The beauty of geisha, Japan's iconic entertainers, is of mythical renown. It's not just their distinctive porcelain-white skin and vermillion lips that create their allure, but their exquisite and seasonally-attuned attire. Wearing kimonos and hair ornaments displaying the upcoming micro-season's flowers, they are walking canvases of art that build anticipation for nature's next offerings.

In this current season, one step before the full-bloom of sakura, many maiko and geisha adorn themselves with sakura 'kanzashi' hair ornaments and kimonos with sakura motifs.

Dine with Japan's legendary entertainers, decorated with delicate sakura flowers, this spring in Kyoto's oldest geisha district for a once-in-a-lifetime experience. (Pictured here is a plum blossom kanzashi, for the Feb-March period)

 
 

5. Make washi paper with pressed cherry blossoms

Seasonal flora make for the perfect accent in washi, the luminous Japanese paper made from the mulberry plant. This spring, immortalize your sakura memories by handmaking washi paper with real sakura petals, picked from the studio’s cherry blossom trees!

This traditional paper is made from local mulberry plants grown by Hiroko the washi artisan herself, in the quiet forests of Saitama. The combination of pure water from a nearby river with the plants creates a beautifully organic product.

Arrange freshly bloomed sakura petals on the washi paper and await the finished product. This handmade paper, imbued with the poetry of spring in Japan, is the best material to use to write letters to your loved ones!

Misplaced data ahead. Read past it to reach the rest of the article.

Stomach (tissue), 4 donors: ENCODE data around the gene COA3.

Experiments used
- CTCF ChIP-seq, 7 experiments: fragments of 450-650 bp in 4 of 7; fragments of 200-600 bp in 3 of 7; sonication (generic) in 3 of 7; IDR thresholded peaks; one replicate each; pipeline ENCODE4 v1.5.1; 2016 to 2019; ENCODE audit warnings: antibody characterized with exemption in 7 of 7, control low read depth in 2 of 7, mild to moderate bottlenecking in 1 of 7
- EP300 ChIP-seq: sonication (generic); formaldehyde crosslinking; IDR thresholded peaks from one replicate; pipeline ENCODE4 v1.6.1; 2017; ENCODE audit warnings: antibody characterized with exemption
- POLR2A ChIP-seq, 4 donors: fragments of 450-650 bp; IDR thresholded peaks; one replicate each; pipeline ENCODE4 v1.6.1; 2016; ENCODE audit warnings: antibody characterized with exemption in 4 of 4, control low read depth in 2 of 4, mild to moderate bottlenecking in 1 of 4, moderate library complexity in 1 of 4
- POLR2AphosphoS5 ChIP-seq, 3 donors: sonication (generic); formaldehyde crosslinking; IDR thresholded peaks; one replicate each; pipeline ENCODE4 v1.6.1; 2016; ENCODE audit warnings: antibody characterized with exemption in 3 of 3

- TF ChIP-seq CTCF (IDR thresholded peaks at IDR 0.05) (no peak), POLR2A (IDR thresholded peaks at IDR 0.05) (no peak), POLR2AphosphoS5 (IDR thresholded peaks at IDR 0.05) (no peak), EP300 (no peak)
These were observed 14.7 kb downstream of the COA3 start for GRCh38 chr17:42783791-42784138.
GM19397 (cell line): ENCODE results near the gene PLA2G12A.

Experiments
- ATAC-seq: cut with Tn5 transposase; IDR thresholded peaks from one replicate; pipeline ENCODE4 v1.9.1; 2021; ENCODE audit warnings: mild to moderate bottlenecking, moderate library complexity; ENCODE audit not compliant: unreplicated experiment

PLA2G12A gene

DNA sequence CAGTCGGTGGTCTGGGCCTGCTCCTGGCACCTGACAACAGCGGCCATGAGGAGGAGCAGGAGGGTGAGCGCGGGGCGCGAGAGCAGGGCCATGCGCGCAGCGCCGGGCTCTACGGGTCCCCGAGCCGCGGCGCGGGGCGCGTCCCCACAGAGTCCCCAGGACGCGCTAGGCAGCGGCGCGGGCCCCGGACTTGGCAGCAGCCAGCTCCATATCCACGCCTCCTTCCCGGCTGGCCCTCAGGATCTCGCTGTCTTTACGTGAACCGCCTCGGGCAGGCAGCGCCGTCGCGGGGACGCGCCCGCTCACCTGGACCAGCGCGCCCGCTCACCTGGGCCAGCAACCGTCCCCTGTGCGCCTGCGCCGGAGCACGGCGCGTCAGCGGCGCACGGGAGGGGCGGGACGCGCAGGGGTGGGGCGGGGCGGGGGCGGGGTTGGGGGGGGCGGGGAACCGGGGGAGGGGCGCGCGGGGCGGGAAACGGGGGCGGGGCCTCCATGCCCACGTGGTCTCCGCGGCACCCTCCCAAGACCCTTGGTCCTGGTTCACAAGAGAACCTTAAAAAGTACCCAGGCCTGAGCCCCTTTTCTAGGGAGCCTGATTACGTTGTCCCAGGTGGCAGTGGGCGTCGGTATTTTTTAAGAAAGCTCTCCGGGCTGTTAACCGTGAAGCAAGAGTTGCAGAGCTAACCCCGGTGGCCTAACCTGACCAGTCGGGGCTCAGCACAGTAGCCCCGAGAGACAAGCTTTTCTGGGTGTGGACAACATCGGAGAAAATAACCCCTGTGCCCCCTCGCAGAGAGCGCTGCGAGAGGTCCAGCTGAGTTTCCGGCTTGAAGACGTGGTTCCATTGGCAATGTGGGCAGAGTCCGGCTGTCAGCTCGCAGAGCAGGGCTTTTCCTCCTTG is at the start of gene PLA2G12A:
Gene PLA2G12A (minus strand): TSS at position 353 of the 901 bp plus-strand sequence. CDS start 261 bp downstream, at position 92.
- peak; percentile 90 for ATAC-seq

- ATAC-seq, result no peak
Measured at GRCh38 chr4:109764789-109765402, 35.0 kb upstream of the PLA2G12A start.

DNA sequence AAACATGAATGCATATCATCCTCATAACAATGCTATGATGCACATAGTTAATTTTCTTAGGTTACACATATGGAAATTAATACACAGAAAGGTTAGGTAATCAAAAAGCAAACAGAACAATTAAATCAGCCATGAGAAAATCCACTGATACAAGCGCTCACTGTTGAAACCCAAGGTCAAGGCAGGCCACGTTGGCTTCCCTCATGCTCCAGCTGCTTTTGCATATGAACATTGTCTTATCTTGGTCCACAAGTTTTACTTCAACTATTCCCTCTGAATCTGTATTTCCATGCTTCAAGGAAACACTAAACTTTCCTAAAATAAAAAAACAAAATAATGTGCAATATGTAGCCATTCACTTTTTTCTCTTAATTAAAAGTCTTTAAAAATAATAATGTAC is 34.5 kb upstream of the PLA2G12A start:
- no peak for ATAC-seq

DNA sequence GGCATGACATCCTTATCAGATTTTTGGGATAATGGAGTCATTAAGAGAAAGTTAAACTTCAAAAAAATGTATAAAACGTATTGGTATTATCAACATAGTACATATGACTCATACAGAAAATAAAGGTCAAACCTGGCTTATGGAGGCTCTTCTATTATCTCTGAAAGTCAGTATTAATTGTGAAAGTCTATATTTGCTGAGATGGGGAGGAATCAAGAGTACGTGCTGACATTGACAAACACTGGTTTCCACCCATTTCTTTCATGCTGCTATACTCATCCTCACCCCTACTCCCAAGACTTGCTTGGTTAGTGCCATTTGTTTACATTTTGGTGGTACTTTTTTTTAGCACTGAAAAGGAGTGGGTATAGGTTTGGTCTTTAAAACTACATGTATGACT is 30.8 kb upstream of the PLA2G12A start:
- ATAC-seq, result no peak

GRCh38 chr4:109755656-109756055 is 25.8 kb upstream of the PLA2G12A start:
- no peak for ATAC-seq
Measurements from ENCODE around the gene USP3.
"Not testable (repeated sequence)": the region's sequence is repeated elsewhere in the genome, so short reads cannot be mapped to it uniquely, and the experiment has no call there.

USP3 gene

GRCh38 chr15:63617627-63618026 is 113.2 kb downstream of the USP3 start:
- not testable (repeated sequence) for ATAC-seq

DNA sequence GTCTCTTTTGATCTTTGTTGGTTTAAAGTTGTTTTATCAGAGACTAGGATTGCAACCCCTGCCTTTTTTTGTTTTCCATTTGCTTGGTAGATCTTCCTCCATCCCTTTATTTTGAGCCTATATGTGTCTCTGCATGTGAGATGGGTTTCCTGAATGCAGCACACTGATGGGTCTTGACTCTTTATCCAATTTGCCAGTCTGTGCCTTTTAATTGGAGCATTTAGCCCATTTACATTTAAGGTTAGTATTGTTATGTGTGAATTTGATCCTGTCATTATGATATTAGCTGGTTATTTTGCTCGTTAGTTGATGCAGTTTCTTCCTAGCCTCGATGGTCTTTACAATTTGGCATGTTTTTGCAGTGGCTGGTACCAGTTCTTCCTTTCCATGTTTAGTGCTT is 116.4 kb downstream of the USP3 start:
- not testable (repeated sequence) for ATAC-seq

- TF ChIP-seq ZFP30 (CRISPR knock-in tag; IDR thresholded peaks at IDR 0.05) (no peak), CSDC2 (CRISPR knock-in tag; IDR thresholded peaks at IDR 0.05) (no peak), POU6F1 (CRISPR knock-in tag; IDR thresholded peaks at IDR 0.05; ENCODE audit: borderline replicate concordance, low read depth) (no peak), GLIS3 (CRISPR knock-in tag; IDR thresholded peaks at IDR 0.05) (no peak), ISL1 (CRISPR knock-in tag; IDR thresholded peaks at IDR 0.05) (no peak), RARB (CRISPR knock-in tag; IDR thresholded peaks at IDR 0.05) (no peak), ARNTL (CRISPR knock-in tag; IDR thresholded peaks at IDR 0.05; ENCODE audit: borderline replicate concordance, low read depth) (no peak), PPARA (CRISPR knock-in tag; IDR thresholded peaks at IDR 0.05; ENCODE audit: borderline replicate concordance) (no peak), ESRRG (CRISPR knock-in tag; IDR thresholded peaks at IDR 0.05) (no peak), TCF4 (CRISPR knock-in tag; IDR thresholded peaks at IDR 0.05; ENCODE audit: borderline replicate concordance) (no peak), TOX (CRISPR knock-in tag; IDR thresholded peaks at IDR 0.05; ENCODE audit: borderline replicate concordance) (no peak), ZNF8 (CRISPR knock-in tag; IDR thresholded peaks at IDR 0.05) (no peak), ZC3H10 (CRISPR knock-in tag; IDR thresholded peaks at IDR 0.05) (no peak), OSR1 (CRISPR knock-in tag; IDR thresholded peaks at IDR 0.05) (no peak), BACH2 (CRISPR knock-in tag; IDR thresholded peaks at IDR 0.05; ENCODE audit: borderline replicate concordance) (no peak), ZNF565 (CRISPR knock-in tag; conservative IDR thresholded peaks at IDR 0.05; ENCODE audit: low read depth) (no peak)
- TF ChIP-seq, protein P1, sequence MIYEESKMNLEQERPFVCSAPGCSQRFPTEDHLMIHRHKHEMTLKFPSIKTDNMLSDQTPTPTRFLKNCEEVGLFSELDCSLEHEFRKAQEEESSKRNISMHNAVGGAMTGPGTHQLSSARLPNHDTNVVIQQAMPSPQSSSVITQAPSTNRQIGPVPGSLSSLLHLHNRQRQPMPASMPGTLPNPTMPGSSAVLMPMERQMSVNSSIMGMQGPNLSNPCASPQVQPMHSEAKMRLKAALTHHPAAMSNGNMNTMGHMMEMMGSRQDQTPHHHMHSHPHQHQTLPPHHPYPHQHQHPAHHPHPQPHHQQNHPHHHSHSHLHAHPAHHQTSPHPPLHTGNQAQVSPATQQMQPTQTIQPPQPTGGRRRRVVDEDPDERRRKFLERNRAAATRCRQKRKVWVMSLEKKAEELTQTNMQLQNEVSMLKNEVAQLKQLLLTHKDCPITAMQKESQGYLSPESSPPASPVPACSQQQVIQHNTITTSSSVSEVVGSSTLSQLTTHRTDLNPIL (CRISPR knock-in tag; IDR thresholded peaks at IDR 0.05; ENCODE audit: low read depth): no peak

6. Create a delicate cherry blossom hair ornament

Channel your inner geisha and make your own sakura hair sticks with 'tsumami zaiku', Japan’s “pinching craft”. These ornamental blossoms are made from small squares of silk, which are manipulated and folded, much like origami, to resemble seasonal flowers. The hair-sticks, called 'kanzashi' are worn by geisha, Japan's gorgeous entertainers, as well as by kimono-clad women at happy occasions, like weddings and festivals.

For a limited time, sakura 'tsumami-zaiku' are being offered now! What better way to welcome spring and enjoy this sakura-season by making your own delicate sakura hair ornament in Kyoto. Your teacher, a multi-generation tsumami-zaiku artisan, will carefully show you how to recreate Japan's iconic blossoms, in the peaceful setting of a traditional Japanese house in Kyoto.

 
 

7. Enjoy sakura wagashi in a serene tea ceremony

Refresh your body and soul this spring with Japan's tea ceremony, featuring sakura wagashi. Japan's tea ceremony is a ritual about mindfully appreciating the present moment, an experience enhanced by the incorporation of the most seasonal flora, through flower arrangements and the wagashi sweets served.

The sakura infused sweets and the delicious bitterness of the tea in this limited-time tea ceremony in Kyoto will reawaken your senses and prepare you for the beauty of spring in Japan.

PS. For our Tokyo tea ceremony experience, see here. If you want to learn to make Wagashi yourself, check out our Kyoto workshop here.

 

Want to do try something else with cherry blossoms? Ask our team below!